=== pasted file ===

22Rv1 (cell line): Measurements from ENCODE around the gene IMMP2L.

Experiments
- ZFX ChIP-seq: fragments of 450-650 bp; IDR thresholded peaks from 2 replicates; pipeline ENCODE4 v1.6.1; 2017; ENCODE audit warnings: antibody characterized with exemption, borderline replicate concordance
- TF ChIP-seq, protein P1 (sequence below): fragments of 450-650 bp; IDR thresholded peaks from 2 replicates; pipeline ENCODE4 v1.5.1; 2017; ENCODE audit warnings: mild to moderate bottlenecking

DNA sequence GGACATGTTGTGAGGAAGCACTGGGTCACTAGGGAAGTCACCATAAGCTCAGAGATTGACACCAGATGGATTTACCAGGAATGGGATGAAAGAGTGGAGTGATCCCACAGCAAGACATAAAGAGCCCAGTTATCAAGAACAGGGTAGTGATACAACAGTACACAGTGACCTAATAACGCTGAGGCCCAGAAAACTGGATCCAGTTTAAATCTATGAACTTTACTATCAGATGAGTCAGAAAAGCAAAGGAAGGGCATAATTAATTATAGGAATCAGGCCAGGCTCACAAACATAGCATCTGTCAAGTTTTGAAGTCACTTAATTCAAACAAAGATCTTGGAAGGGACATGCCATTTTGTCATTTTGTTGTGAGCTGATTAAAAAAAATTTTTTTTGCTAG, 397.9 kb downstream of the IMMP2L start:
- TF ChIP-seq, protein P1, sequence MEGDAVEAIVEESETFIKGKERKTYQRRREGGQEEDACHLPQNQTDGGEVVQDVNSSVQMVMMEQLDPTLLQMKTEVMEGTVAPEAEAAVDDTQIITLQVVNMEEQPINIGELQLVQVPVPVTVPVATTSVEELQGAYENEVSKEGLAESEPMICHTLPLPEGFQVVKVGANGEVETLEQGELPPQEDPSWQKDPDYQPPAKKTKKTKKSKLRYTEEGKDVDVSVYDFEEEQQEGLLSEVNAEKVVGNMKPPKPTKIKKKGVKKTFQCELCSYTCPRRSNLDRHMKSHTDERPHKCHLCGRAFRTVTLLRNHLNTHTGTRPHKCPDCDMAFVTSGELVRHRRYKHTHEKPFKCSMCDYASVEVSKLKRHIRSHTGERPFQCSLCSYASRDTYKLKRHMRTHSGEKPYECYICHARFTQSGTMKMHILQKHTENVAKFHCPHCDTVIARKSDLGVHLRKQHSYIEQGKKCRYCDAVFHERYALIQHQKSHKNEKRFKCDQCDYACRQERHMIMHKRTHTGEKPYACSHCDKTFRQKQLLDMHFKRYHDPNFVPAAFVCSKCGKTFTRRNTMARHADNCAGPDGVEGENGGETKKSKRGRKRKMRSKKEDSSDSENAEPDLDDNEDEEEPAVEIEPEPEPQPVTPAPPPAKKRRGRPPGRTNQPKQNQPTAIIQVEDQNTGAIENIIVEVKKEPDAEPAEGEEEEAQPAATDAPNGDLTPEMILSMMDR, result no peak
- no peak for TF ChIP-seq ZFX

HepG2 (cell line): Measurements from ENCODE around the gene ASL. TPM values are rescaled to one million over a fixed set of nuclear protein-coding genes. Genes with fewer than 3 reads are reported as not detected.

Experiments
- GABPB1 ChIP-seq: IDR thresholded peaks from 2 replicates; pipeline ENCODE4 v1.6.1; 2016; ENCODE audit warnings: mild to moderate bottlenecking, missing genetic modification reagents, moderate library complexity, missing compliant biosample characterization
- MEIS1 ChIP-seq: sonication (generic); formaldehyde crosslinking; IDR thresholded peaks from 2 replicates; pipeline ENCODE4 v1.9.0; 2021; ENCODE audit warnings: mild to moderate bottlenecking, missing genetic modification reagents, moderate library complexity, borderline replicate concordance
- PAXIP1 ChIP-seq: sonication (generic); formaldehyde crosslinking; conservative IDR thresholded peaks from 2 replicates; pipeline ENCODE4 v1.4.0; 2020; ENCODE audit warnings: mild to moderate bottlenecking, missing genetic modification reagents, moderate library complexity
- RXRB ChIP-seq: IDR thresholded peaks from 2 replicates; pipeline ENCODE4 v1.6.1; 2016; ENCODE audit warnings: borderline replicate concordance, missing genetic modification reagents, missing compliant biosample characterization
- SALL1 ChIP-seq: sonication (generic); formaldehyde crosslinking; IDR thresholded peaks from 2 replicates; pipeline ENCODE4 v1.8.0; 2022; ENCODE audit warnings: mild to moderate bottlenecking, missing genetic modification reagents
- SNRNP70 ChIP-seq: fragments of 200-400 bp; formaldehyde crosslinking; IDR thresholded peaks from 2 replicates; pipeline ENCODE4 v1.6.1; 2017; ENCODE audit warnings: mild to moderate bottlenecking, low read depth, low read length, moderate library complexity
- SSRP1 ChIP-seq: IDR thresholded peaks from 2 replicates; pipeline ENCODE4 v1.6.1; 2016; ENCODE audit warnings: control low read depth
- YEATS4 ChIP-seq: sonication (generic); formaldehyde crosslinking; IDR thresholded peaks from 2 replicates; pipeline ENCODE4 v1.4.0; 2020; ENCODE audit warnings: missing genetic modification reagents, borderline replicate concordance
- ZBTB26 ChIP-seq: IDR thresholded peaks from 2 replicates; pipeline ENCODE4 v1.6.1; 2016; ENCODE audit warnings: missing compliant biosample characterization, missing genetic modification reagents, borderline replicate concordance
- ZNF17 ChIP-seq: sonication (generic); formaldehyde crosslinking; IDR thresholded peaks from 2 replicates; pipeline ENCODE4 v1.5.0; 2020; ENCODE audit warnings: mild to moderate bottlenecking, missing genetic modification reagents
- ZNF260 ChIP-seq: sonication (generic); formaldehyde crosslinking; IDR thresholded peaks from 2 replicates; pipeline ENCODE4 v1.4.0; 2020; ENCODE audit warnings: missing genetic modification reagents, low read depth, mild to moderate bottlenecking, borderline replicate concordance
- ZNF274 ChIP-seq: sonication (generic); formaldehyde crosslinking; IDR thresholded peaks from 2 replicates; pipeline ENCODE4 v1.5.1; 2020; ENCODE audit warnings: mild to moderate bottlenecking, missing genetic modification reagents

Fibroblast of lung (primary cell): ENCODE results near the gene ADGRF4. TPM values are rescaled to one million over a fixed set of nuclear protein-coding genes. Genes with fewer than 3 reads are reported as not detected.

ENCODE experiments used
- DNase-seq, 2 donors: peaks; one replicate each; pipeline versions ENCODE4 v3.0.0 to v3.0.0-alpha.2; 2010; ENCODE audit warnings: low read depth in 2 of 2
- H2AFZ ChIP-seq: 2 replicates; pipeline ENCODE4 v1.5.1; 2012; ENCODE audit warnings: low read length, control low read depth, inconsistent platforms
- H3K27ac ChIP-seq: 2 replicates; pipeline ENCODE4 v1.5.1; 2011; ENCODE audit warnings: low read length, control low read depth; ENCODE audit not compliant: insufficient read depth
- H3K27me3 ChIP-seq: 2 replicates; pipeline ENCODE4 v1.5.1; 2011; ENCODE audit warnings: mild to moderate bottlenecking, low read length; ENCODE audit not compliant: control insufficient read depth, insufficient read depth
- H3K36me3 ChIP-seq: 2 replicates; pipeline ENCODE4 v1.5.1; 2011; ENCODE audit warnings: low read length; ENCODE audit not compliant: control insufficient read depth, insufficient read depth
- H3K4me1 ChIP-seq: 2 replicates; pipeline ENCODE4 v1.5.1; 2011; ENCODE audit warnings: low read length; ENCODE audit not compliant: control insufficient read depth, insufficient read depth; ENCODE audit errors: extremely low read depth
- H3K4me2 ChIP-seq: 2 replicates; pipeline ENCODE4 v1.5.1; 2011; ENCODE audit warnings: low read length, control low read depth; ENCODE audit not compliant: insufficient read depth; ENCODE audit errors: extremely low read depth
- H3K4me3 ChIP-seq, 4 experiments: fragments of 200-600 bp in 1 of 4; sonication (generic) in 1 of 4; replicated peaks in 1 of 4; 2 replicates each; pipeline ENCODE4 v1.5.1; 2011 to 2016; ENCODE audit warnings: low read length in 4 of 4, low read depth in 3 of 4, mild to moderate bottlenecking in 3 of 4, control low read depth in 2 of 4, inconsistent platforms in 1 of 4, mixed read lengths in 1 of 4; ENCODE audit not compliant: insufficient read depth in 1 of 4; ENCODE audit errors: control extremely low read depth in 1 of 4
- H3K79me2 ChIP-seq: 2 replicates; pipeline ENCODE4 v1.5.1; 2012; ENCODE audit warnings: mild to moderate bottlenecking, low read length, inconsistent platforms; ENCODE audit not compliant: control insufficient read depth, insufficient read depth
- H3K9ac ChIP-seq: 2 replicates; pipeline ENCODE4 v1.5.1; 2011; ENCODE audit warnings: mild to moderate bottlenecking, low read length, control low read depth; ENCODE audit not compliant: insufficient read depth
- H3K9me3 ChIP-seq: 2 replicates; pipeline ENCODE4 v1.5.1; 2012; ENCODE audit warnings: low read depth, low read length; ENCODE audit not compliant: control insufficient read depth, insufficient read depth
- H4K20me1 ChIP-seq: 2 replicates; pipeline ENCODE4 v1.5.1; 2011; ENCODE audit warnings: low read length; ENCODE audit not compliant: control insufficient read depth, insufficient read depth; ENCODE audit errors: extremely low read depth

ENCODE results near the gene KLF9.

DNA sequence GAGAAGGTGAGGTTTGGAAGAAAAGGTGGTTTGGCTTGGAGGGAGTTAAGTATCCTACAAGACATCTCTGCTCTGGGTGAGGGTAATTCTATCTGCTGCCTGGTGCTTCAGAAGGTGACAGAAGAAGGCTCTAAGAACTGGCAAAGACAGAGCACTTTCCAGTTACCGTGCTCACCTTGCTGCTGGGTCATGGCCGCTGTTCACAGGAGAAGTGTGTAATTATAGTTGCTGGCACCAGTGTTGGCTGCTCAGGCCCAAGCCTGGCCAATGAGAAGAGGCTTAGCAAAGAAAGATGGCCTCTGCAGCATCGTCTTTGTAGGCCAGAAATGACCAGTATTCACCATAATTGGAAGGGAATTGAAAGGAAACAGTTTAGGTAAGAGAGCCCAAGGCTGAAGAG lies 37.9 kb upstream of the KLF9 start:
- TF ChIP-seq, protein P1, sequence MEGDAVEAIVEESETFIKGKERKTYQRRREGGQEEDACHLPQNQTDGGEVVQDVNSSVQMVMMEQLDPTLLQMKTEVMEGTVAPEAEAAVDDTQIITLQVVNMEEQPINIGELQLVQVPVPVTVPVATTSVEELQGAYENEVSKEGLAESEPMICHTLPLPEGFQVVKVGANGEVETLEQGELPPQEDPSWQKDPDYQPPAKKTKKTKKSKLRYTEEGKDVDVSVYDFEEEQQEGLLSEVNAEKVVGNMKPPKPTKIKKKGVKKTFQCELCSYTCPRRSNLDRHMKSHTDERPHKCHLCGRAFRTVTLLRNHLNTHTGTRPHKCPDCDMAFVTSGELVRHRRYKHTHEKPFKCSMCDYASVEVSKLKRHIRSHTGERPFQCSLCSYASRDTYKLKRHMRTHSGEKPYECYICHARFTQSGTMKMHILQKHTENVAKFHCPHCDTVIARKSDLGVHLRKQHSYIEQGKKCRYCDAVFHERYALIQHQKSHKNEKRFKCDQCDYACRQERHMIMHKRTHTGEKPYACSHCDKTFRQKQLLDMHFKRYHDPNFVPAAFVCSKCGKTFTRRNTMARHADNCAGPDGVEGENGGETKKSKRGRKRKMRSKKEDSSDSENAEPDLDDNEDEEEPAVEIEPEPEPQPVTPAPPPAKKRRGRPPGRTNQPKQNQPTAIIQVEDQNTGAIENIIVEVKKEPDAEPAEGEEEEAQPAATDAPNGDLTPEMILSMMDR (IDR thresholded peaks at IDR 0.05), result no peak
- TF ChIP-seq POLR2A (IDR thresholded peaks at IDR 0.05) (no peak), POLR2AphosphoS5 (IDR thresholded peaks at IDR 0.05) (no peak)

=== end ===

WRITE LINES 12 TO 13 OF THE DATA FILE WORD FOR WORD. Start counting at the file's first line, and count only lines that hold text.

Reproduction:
- PAXIP1 ChIP-seq: sonication (generic); formaldehyde crosslinking; conservative IDR thresholded peaks from 2 replicates; pipeline ENCODE4 v1.4.0; 2020; ENCODE audit warnings: mild to moderate bottlenecking, missing genetic modification reagents, moderate library complexity
- RXRB ChIP-seq: IDR thresholded peaks from 2 replicates; pipeline ENCODE4 v1.6.1; 2016; ENCODE audit warnings: borderline replicate concordance, missing genetic modification reagents, missing compliant biosample characterization